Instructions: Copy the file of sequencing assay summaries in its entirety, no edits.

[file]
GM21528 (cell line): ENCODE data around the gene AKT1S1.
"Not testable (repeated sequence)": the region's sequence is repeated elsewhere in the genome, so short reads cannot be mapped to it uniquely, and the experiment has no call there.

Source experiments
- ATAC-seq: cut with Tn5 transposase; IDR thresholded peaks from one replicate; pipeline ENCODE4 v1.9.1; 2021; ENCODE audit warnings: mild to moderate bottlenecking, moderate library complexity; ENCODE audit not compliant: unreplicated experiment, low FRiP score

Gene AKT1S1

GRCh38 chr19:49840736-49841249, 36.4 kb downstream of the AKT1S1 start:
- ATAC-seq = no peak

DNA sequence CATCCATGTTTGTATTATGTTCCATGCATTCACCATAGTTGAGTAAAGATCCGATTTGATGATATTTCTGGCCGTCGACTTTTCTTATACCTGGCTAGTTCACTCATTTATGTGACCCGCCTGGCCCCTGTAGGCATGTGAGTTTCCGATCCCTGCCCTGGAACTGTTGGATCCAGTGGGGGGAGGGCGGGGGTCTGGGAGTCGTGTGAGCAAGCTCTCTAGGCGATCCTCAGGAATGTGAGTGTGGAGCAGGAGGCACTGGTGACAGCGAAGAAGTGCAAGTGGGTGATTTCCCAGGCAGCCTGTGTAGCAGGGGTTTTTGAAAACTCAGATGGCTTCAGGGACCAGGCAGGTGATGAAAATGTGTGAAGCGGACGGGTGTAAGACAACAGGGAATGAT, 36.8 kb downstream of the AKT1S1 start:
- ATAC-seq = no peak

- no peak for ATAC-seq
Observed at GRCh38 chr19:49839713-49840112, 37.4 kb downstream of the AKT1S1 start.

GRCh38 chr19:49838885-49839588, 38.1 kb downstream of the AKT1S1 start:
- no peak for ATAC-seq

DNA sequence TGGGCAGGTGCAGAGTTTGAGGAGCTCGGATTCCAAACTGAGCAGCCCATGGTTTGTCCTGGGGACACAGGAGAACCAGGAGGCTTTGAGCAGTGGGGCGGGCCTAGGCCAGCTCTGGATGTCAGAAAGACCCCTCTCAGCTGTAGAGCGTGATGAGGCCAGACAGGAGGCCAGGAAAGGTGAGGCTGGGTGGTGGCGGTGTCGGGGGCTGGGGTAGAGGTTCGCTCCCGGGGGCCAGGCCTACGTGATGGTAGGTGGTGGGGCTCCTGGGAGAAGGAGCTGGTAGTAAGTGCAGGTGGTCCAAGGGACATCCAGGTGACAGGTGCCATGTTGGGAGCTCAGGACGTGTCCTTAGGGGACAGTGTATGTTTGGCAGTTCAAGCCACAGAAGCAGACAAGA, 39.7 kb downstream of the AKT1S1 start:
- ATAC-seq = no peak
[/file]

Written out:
GM21528 (cell line): ENCODE data around the gene AKT1S1.
"Not testable (repeated sequence)": the region's sequence is repeated elsewhere in the genome, so short reads cannot be mapped to it uniquely, and the experiment has no call there.

Source experiments
- ATAC-seq: cut with Tn5 transposase; IDR thresholded peaks from one replicate; pipeline ENCODE4 v1.9.1; 2021; ENCODE audit warnings: mild to moderate bottlenecking, moderate library complexity; ENCODE audit not compliant: unreplicated experiment, low FRiP score

Gene AKT1S1

GRCh38 chr19:49840736-49841249, 36.4 kb downstream of the AKT1S1 start:
- ATAC-seq = no peak

DNA sequence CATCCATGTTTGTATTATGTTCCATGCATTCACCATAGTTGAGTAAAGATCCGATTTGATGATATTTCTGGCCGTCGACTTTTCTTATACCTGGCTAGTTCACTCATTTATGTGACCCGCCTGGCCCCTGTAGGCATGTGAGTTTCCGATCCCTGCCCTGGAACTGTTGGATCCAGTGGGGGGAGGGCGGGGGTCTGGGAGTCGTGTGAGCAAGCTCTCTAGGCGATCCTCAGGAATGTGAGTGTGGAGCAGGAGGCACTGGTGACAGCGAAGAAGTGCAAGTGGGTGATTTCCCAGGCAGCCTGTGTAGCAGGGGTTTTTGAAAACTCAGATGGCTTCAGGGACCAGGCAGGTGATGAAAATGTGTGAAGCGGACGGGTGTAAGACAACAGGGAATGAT, 36.8 kb downstream of the AKT1S1 start:
- ATAC-seq = no peak

- no peak for ATAC-seq
Observed at GRCh38 chr19:49839713-49840112, 37.4 kb downstream of the AKT1S1 start.

GRCh38 chr19:49838885-49839588, 38.1 kb downstream of the AKT1S1 start:
- no peak for ATAC-seq

DNA sequence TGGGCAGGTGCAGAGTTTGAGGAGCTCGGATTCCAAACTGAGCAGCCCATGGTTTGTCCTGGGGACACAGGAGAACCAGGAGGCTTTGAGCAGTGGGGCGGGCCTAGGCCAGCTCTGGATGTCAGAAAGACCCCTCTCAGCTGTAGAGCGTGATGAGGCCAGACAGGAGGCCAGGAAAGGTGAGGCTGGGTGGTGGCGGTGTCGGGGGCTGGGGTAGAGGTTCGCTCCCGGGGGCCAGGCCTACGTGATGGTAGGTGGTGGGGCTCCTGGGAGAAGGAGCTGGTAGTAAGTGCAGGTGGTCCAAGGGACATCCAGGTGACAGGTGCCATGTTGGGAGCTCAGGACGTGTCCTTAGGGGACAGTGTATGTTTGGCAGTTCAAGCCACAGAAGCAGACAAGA, 39.7 kb downstream of the AKT1S1 start:
- ATAC-seq = no peak